The questions and answers below are to explain on my grammar approach regarding the Universal Grammar by Noam Chomsky. His work has been of important reference in my language activity generally. However, I invented and began building my method long before I ever heard about Mr. Chomsky.
1. Is there literally a universal grammar, to learn any language of choice?
A uniform grammar for all languages in the world is impossible. I am not aware of any such postulate by Mr. Chomsky. His grammar tells what principles many languages have in common, owing to human inborn capability for language.
My grammar offers cognitive variables one can learn. We do not need to hold them for inborn. The variables refer to a process that all natural languages have, spatialization, but they are not universal.
2. Are there actually Language Acquisition Devices in human brains and can brains be programmed?
Linguistically, a device may be something devised, but also a faculty that devises. This latter meaning might apply to Mr. Chomsky’s theory best.
I use a term as the human language faculty, not the LAD. Language and speech are not only the Broca or Wernicke areas. Except impediment, people hear, see, and feel, when speaking; people can talk about memories or imagine the future. The faculty works in the brain entire and it cannot be programmed. Biological properties of human neural matter do not allow programming as on artificial intelligence.
3. Could language be a result of genetic mutation?
Mr. Chomsky has used the word mutation, speaking about language as possibly a result of human evolution.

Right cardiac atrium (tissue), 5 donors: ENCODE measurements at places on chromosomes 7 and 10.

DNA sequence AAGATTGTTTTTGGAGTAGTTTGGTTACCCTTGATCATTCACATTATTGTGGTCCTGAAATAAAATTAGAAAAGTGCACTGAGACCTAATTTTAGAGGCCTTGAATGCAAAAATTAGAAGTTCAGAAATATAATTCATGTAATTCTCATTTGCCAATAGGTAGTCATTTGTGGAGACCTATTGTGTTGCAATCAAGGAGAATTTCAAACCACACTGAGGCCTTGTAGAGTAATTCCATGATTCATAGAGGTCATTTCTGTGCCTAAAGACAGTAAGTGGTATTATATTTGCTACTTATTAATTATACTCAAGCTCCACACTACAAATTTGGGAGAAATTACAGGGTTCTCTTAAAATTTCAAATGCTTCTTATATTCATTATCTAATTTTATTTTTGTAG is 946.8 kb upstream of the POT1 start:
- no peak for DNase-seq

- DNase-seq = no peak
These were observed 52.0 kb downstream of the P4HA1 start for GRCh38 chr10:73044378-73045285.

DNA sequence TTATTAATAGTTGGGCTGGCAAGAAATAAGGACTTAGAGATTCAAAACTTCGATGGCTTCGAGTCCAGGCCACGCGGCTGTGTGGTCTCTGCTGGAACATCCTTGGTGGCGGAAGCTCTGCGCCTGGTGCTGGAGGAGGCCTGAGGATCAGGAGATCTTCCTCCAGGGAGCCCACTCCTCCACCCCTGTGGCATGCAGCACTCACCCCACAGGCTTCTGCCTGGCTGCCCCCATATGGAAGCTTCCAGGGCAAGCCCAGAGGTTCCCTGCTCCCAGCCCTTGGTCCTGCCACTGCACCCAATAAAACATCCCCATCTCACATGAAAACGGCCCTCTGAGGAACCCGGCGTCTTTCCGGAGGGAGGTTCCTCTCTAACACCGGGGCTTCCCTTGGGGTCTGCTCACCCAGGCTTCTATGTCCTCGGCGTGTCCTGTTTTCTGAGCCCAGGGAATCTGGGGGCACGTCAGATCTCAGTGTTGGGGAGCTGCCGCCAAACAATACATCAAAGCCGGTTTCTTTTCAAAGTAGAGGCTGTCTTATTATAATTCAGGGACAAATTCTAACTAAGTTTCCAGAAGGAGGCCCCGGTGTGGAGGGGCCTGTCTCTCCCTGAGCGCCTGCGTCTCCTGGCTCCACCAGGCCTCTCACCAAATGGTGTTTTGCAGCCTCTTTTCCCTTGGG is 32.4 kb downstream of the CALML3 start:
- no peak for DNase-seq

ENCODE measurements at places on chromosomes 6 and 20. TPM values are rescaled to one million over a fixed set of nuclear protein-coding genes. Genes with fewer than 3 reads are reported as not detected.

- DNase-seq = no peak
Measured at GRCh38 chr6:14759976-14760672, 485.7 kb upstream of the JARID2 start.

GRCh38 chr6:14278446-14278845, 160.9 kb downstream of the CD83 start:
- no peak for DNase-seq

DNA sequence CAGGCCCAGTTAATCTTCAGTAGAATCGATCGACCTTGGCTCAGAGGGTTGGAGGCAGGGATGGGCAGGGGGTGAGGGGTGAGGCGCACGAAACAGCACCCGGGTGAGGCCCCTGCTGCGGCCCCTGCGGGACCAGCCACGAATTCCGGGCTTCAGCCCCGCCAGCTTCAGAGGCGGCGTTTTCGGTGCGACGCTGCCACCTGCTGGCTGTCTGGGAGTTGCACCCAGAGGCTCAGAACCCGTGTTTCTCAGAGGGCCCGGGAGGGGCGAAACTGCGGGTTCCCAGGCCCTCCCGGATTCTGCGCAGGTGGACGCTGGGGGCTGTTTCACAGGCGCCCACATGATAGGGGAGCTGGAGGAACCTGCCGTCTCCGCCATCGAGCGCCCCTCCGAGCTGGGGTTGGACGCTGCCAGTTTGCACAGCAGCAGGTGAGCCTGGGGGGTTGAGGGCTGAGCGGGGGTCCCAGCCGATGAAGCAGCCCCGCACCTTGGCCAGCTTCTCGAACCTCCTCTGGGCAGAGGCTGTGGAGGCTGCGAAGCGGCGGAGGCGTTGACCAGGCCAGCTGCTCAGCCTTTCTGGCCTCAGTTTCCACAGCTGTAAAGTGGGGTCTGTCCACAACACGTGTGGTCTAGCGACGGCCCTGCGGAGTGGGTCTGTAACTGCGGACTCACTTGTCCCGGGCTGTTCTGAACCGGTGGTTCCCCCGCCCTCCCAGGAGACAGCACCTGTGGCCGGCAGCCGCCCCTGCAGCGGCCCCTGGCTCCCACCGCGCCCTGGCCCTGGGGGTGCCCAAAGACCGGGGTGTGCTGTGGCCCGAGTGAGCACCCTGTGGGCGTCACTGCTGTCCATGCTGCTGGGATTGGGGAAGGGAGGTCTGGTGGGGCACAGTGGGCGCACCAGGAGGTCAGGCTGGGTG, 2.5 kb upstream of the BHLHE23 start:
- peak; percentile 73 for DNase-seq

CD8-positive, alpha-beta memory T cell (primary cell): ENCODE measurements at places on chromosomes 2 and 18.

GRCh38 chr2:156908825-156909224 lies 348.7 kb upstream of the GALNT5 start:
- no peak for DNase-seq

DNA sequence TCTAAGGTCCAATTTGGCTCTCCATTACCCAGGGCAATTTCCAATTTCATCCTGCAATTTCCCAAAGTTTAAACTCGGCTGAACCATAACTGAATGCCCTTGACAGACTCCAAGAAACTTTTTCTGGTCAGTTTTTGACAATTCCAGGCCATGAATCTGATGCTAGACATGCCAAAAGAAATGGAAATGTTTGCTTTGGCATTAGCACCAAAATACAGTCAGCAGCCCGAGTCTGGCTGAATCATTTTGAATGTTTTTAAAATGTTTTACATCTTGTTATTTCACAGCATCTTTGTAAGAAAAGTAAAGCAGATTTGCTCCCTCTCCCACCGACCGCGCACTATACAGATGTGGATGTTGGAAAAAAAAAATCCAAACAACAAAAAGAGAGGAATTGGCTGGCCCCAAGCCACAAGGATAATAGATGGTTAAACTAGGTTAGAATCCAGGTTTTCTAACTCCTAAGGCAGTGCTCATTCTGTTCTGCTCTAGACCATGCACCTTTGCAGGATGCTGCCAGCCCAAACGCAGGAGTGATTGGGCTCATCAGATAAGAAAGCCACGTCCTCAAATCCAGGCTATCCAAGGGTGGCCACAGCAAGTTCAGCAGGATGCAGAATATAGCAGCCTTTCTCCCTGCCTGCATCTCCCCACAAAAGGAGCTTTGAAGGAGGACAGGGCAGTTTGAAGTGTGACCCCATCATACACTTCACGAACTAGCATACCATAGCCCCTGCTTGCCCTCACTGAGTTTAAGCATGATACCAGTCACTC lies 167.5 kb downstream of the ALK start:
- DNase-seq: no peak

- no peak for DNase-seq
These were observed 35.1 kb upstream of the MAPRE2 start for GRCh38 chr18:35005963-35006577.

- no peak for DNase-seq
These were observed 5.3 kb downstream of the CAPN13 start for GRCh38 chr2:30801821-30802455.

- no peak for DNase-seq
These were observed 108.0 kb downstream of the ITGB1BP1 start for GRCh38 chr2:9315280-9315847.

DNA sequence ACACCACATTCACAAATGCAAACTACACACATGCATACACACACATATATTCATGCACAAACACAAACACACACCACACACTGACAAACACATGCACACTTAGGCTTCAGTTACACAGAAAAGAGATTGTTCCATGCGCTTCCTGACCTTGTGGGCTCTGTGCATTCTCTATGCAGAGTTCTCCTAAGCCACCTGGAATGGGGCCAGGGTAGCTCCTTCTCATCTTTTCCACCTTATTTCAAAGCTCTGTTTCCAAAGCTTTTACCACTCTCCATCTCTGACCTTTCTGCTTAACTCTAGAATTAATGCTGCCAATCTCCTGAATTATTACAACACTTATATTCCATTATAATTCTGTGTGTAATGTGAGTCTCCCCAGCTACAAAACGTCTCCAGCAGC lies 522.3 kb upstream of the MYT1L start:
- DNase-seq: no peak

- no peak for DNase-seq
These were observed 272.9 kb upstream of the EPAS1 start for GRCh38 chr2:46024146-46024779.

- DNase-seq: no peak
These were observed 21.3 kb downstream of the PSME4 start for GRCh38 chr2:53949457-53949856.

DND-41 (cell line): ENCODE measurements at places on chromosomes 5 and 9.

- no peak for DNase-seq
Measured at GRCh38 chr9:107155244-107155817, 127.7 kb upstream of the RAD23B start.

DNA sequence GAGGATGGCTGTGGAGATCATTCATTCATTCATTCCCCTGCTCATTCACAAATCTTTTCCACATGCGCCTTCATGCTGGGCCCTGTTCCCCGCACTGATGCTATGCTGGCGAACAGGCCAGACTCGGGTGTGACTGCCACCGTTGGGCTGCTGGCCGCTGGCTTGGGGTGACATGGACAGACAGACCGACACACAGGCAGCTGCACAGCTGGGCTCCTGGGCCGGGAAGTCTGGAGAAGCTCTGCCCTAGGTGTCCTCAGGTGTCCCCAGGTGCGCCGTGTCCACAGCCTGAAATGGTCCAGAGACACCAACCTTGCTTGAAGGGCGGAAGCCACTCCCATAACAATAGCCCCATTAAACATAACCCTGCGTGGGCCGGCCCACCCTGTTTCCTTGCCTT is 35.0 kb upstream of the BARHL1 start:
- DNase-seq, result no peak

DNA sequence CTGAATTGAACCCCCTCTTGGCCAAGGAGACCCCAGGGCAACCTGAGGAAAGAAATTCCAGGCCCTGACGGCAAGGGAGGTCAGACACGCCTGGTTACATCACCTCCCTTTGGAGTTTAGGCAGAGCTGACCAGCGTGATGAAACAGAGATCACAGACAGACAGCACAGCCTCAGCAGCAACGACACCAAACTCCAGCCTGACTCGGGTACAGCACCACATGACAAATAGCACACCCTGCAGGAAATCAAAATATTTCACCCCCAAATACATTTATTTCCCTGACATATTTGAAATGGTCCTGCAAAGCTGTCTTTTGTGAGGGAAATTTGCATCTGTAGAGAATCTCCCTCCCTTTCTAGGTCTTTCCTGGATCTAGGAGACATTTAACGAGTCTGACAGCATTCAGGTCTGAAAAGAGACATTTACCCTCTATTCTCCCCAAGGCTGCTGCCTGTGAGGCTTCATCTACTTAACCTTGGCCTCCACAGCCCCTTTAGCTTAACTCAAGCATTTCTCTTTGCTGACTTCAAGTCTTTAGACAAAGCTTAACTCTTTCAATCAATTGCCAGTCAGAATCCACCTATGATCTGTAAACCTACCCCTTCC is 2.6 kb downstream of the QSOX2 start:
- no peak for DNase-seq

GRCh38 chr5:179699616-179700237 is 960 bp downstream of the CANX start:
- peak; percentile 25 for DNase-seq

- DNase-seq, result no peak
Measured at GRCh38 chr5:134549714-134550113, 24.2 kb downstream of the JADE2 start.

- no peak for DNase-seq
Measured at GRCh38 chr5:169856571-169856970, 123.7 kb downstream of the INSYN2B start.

My sense for evolving is to work out, gradually achieve, or devise. To compare childhood, adolescence, and adulthood, the DNA retains identity in good shape, though much may change in the way the human being speaks and writes. This lifespan spontaneous evolution was most probably part in shaping American English. I never use the term mutation with regard to language.
4. Is there one decisive or definitive grammar we could call “the true grammar” that is complete or irrefutable, in terms of principles or neural models?
No, there is no such grammar course, theory, or book, and it is not likely there ever is going to be.
Natural language learning and use requires the human person. This means there are actually as many grammar language faculties as there are language users. There is no “mathematical”, “purely functional”, or “strictly logical” brain connectivity to allow making rules for everyone, even if within just one natural language.
It always depends on the learner if an approach to grammar works, also when the grammatical matter is supported by scholarly traditions. Feel welcome to read about “stative verbs”:
3. The role of feedback in language use
5. How could spatialization be generative?
Prescriptive grammars offer rules for particular contexts. The rules mostly base on examples from language use.
Generative grammars base on language use too, but their purpose is to present regularities the language user independently can control. Mr. Chomsky’s grammar provides parameters. My grammar provides cognitive variables, for skill that works in real life. Let us consider two facts.
There is not and there cannot be a grammar rule to tell whether we want to say that we live somewhere, we are living, have lived, or we have been living somewhere. Whenever we speak, we take up own resolves, to express own thought.
All along, we people live ON Earth. We usually view lands or seas as extents. We give at least psychological borders to areas IN which we are. We perceive routes and ways TO places. We happen to be AT landmarks and places.
Such are human natural variables for space, in English. If we employ these variables for grammar, they become generative. We name them variables not because they would change often, but for the fact that it is the human person to decide what variable he or she a given moment prefers, and even very similar contexts may bring different, yet equally correct results. Feel welcome to read:
Grammatical Aspects mapped cognitively